Tourism chief reassures visitors after latest rat lungworm cases
After a recent increase in reported cases of rat lungworm disease, the Hawaii Tourism Authority is working to reassure current and potential visitors that the disease is rare and preventable.
There have been 11 confirmed cases of rat lungworm disease so far this year.
On Wednesday, two cases were confirmed on the Big Island, adding to three other local cases, four Maui resident cases and two Maui visitor cases.
“Some national media attention has been devoted recently to rat lungworm disease in Hawaii, raising concerns among visitors
and groups planning trips to the Hawaiian Islands,” said HTA President and CEO George Szigeti in a release. “It is important that people not overreact and gather reliable information before making any assumptions.”
Rat lungworm is a tropical disease caused by the nematode Angiostrongylus cantonensis.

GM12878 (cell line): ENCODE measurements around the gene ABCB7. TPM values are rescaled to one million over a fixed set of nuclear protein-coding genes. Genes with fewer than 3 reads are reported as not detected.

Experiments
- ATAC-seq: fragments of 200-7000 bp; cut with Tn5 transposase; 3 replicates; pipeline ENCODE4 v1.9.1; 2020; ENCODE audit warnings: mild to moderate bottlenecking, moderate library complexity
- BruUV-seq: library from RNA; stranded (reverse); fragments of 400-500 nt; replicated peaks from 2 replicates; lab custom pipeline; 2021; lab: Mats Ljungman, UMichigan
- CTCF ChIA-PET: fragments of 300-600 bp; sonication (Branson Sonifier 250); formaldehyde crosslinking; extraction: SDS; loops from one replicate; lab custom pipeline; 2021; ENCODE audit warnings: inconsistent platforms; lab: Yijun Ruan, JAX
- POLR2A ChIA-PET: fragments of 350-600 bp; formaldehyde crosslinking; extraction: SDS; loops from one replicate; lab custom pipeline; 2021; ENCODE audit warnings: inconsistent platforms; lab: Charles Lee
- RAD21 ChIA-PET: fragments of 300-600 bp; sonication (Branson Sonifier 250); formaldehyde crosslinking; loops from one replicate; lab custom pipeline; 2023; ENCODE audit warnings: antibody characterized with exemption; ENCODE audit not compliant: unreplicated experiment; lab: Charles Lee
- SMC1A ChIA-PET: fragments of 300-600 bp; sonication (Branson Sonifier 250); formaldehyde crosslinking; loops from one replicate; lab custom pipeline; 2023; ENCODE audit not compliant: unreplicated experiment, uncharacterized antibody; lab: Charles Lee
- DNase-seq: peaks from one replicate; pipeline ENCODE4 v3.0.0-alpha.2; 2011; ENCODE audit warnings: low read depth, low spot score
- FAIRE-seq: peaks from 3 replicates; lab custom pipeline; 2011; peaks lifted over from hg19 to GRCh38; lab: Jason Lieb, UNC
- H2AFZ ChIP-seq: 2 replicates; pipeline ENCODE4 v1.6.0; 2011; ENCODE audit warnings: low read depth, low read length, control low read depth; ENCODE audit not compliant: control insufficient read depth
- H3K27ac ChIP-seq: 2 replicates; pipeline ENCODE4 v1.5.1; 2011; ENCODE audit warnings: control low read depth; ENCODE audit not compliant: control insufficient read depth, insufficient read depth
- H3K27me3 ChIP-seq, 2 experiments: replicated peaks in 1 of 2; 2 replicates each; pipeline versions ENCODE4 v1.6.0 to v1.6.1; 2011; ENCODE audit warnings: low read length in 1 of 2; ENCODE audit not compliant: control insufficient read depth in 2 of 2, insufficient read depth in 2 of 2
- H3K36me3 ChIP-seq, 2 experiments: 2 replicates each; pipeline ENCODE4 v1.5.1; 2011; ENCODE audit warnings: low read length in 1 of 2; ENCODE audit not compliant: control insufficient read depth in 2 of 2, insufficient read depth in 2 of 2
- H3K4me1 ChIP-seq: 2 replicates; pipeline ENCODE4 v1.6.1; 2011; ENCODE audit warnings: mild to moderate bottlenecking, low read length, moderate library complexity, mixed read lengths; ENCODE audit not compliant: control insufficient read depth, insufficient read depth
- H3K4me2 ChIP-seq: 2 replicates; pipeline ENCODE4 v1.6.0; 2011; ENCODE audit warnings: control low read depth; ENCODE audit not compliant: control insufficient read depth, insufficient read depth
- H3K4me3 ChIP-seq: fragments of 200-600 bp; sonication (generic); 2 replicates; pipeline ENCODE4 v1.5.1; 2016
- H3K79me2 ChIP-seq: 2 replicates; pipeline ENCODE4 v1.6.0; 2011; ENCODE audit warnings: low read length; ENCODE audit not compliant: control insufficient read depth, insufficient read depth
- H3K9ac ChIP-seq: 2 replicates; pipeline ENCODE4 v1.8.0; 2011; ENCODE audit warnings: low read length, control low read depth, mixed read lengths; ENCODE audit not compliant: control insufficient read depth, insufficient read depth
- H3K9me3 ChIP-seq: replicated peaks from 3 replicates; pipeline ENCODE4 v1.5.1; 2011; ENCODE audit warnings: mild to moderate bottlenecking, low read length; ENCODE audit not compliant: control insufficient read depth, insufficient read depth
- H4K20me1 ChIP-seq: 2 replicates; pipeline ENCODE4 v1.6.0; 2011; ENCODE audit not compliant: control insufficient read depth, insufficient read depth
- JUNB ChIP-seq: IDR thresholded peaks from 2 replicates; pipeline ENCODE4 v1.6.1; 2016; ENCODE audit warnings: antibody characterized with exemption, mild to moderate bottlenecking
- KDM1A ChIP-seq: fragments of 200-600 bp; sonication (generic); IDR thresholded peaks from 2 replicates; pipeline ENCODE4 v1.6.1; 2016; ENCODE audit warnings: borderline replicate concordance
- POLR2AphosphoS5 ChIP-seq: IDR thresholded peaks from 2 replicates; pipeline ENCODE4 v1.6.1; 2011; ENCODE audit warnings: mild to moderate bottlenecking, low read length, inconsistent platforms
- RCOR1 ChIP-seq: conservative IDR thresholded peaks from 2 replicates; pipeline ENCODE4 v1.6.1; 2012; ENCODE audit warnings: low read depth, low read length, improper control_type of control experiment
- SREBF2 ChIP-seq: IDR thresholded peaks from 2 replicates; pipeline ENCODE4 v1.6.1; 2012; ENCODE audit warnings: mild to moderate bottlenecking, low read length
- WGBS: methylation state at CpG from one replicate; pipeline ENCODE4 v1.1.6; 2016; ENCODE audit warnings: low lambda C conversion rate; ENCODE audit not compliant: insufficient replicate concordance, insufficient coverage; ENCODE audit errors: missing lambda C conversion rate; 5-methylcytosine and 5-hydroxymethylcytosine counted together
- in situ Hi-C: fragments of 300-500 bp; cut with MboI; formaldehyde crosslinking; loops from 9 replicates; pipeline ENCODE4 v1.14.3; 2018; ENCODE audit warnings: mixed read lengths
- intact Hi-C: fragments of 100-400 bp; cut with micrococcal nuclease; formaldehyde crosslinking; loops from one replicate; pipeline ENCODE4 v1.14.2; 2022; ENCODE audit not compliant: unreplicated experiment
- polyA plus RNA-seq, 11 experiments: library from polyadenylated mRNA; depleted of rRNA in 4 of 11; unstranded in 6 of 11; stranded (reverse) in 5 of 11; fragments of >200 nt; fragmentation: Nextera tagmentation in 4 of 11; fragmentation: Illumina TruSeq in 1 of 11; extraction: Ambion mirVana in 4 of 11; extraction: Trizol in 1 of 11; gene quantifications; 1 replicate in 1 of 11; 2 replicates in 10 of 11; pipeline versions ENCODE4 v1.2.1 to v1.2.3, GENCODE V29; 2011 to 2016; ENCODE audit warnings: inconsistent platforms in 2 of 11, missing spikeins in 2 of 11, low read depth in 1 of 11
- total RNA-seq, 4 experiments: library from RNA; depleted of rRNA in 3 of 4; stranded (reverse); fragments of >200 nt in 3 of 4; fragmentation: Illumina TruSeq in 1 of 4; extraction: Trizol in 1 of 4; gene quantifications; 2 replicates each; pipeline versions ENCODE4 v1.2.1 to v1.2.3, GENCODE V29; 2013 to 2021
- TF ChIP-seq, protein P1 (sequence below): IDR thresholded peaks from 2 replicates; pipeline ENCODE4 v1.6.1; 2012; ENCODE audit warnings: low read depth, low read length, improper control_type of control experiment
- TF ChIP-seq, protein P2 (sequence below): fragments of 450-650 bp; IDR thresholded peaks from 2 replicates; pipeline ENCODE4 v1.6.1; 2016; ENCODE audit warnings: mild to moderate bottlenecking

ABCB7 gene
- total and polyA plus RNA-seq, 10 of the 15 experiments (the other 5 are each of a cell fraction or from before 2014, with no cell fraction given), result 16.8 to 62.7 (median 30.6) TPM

People contract the disease, which is carried by snails and slugs, and hosted for a portion of its life cycle in rats, by eating unwashed produce or accidentally eating a snail.
Nationwide, Puna is considered the epicenter of rat lungworm disease. One of the disease’s main vectors, the semi-slug, has been on Hawaii Island since 2004.
On Wednesday, the state Department of Health issued a release noting the recent cases were concerning because they were easily preventable with “basic precautions such as storing food in covered containers and properly inspecting and washing food before eating.”
“On the recommendation of the state Department of Health, residents and visitors of Hawaii can be assured there is nothing to fear about getting infected as long as they use smart common sense when washing, preparing and storing food,” Szigeti said.